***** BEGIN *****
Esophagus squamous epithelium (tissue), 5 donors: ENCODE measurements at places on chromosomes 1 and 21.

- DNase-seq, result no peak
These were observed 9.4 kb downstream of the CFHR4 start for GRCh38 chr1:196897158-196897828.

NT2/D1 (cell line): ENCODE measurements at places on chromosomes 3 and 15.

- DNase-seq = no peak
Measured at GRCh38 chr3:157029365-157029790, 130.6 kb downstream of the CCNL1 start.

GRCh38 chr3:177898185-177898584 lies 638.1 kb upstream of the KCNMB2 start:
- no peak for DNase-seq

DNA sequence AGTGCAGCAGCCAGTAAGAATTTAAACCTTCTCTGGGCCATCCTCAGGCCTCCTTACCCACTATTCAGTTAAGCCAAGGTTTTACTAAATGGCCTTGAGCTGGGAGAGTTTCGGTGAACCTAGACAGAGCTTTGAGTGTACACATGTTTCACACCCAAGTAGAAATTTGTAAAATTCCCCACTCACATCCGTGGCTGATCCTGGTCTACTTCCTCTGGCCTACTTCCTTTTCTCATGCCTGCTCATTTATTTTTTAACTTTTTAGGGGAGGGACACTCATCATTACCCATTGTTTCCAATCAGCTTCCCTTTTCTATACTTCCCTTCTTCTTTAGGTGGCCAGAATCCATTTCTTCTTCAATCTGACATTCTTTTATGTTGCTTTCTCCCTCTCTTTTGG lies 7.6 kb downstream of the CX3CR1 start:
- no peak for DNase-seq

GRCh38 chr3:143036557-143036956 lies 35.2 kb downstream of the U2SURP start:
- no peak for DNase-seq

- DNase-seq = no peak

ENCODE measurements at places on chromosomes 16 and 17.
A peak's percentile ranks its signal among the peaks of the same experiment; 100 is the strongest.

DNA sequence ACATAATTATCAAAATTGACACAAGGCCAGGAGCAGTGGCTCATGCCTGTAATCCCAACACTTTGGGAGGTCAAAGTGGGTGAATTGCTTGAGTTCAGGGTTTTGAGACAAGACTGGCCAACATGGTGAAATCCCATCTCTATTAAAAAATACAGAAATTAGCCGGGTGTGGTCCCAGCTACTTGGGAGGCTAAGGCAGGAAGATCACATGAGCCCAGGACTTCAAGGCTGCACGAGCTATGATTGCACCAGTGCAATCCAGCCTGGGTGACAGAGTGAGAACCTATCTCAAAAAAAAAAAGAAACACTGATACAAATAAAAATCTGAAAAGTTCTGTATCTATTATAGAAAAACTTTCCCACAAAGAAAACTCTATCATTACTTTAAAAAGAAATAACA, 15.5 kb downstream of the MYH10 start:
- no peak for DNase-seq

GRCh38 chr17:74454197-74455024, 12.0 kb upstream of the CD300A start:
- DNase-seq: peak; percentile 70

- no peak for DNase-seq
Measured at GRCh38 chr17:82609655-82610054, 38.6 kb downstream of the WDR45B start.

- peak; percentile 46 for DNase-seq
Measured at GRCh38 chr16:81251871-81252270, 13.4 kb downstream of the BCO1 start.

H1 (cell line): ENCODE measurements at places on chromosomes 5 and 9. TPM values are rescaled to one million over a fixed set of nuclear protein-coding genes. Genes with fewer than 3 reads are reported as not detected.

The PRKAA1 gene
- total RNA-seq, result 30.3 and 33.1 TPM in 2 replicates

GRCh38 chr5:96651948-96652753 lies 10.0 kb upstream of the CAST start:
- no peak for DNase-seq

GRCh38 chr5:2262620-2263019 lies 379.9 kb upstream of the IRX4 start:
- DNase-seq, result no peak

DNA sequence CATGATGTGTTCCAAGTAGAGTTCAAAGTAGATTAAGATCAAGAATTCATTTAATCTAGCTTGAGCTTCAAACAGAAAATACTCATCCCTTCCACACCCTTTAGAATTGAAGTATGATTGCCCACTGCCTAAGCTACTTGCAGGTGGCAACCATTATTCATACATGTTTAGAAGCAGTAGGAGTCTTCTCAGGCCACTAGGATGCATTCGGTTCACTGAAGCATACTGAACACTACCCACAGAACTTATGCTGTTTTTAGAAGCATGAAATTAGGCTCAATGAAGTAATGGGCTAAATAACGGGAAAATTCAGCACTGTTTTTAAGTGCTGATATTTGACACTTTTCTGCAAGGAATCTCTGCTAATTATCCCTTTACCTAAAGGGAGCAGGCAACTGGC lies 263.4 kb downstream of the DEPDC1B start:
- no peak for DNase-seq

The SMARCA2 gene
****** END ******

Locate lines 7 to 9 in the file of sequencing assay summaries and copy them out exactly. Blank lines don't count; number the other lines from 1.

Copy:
GRCh38 chr3:177898185-177898584 lies 638.1 kb upstream of the KCNMB2 start:
- no peak for DNase-seq

DNA sequence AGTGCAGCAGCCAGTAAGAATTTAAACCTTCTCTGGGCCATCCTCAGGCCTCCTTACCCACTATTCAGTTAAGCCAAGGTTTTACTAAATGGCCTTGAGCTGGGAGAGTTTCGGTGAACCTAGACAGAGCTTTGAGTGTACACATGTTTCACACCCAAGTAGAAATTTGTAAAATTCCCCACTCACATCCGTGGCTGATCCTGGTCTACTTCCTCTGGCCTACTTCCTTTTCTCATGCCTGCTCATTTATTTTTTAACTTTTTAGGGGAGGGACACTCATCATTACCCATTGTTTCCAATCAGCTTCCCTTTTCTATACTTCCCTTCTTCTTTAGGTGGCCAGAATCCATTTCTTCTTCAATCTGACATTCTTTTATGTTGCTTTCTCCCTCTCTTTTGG lies 7.6 kb downstream of the CX3CR1 start: